ORIGINAL: countilaw

    The best way to get rid of the** maiden flight jitters is to learn to fly,** and learn to fly correctly.** Too many* new pilots* get planes that are above their* ability* to fly.**** I see too many* new* comers buying** mustangs,* P-40s,* and the like thinking they can fly them.***

    It's best to start with a trainer and getting good with it.** Then moving to a more* intermediat plane and getting good with it.*** Once you are good at the controls and you have cofidence in your ability,* the jitters go away.*** You then* experience* ''excitment''.***

    Frank

    I agree to a point Frank, everyones learning curve is different, and it's not up to anyone to say if he or she is ready to handle whatever plane IMO. I've seen newbies on a warbird the second year in, and not crash it. I've been flying about 10 years and I still get the jitters at times. Also I fly scale and some of my planes have taken a year to build.

    Also every first flight of every Spring my hands start to sweat a little. So to the OP I say you are right where your supposed to be and it is OK. I read somewhere someone older with a heart condition got a heart attack flying his RC airplane for the first time. He started feeling pains in his chest, managed to land the plane safely then dropped dead. It's rare, I wouldn't worry about it. Just focus on your airplane and watch what it does. Practice keeping your wings level and practice keeping your turns smooth. Remember to be nice and easy with your control movements (keep it smooth and gental). If it seems too much, just yell and have someone take over that has more experience. Another thing you can do is teather up with a instructor just in case.

    Me if I get stage fright at a big event, I just try to picture everyone naked.


    Pete

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    RE: Pre-Maiden Jitters

    ever hear of self fulfilling prophoeceies? ( i guess that's spelled right) any way being nervous of crashing makes you crash....
    I guess the best way to control that is not so much a flight plan...as a mission plan...ie I want to take off, set trims, check CG, see how it stalls, shoot some approaches then do a full stop. I can modify my plan at will depending on the situation. Perhaps I'll enlist the aid of a co pilot to stand next to me on the spot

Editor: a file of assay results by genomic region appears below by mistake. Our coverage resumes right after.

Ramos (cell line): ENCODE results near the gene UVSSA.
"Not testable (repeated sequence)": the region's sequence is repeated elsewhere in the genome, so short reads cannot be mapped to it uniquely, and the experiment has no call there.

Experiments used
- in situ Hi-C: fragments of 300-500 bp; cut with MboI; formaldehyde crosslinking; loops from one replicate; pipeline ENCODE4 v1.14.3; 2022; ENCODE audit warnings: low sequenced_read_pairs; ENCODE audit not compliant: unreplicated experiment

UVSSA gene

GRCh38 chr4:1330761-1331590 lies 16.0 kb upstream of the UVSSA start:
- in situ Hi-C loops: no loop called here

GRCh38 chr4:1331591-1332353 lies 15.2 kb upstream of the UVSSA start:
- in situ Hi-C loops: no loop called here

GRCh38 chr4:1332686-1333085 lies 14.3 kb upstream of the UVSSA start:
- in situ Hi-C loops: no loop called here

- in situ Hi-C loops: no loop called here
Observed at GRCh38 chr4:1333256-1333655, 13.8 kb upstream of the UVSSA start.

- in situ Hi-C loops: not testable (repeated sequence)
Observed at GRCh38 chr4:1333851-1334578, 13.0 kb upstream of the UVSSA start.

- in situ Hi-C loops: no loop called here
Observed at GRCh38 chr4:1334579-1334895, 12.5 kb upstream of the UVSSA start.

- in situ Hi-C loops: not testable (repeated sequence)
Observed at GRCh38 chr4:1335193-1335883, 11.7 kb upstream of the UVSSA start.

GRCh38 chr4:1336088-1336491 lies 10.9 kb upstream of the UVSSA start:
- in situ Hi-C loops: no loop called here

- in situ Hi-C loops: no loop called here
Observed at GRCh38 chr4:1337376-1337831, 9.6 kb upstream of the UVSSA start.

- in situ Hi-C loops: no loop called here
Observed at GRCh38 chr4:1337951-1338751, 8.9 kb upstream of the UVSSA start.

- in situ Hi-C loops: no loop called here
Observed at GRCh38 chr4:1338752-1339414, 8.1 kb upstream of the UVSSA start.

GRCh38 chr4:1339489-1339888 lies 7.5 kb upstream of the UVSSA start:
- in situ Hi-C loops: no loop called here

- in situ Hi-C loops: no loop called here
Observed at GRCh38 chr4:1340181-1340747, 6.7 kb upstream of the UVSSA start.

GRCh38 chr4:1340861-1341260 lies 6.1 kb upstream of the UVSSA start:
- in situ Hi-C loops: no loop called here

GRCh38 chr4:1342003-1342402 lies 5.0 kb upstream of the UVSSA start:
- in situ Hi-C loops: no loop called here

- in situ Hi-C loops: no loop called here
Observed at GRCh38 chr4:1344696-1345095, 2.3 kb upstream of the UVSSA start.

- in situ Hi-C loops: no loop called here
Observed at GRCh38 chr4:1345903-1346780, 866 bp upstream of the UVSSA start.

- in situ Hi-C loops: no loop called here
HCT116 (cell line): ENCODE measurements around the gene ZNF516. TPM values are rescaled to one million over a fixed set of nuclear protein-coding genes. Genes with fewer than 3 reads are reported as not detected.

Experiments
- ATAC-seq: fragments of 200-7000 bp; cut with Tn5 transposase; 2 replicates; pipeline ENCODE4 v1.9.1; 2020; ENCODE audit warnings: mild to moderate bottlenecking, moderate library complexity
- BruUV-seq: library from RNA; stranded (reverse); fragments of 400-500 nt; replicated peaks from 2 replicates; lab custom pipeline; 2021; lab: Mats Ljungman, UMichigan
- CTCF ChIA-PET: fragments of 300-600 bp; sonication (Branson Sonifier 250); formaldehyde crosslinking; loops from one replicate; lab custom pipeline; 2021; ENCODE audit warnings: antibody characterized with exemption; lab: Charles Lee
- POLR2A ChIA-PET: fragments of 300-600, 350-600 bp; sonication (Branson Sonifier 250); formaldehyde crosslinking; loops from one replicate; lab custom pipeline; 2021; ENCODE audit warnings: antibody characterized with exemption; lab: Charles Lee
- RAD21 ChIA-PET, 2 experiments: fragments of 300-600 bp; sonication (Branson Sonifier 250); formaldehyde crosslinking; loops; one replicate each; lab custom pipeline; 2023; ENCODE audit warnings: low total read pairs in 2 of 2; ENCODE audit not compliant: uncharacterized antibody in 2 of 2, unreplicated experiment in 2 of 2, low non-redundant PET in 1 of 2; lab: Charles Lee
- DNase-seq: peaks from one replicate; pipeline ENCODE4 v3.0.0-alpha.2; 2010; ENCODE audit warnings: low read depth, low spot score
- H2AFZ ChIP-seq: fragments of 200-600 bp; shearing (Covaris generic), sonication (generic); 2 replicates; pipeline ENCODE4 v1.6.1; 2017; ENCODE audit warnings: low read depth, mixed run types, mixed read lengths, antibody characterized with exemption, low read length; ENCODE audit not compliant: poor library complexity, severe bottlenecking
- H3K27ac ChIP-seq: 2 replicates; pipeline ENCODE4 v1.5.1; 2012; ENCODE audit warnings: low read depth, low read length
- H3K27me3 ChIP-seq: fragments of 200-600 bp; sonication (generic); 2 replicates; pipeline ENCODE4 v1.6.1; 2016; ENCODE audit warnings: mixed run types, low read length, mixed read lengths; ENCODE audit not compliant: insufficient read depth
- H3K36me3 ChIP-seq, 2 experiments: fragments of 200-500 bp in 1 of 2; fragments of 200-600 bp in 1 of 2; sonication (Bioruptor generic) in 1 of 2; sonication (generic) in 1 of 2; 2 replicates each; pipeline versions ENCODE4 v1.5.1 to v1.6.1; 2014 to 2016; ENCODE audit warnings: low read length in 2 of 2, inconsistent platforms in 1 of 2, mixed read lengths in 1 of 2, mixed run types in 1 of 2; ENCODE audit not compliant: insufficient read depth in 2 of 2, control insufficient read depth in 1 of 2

I know how to fly, so I will, and the outcome is gonna be ok...I'm not going to loop or roll that will come later. Instead I am going to check the air worthiness of my ship.
    Go get em

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    RE: Pre-Maiden Jitters

      I love that feeling . because it reminds me that I'm alive .  I recently maidened my GP WACO ,, I turned down some earlier attempts  because things just were'nt right ..   But one of the things I do is I bring a friend with me who is very experinced , and is very calm when things look  ike they may go bad .  My maiden went off like a good dream ..   every thing went right . but , I did have to sit down for about 10 min afterwards . Love them jitters ..
    spitfire brotherhood #47 West Coast Squadron

  16. #16
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    RE: Pre-Maiden Jitters

    I've newbys flying pattern in their second year also. But they didn't start flying pattern ships in the first 6 months of flying either. They started out with the proper training, the proper plane and the proper technique. You must learn to crawl before you can walk. Too many newbys start out with planes that are too far advanced for their owners capabilities.

    When I am going to maiden a new plane I know it's straight and balanced. I know it's going to take off level and climb out straight. I know that my installations are correct and air worthy. I have confidence in my ability to fly the plane. Therefore, I am excited to fly it.

    With the world of ARF where someone else built the plane, you don't know what's going to happen when the plane leaves the ground. But with close inspection and measurements, you can take some of the guess work out of the results.

    How many people have we seen or heard of that purchased a RTF and took it to the school yard or park and tried to fly it with no instruction? Quite a few I'm sure. They crash the toy plane, it breaks and they walk away saying, " Well, there's a shot $200. They drop it in the trash and go play video games. If they had purchased the correct plane, had so instruction, and learned the correct technique, they would probably be enjoying a great hobby now.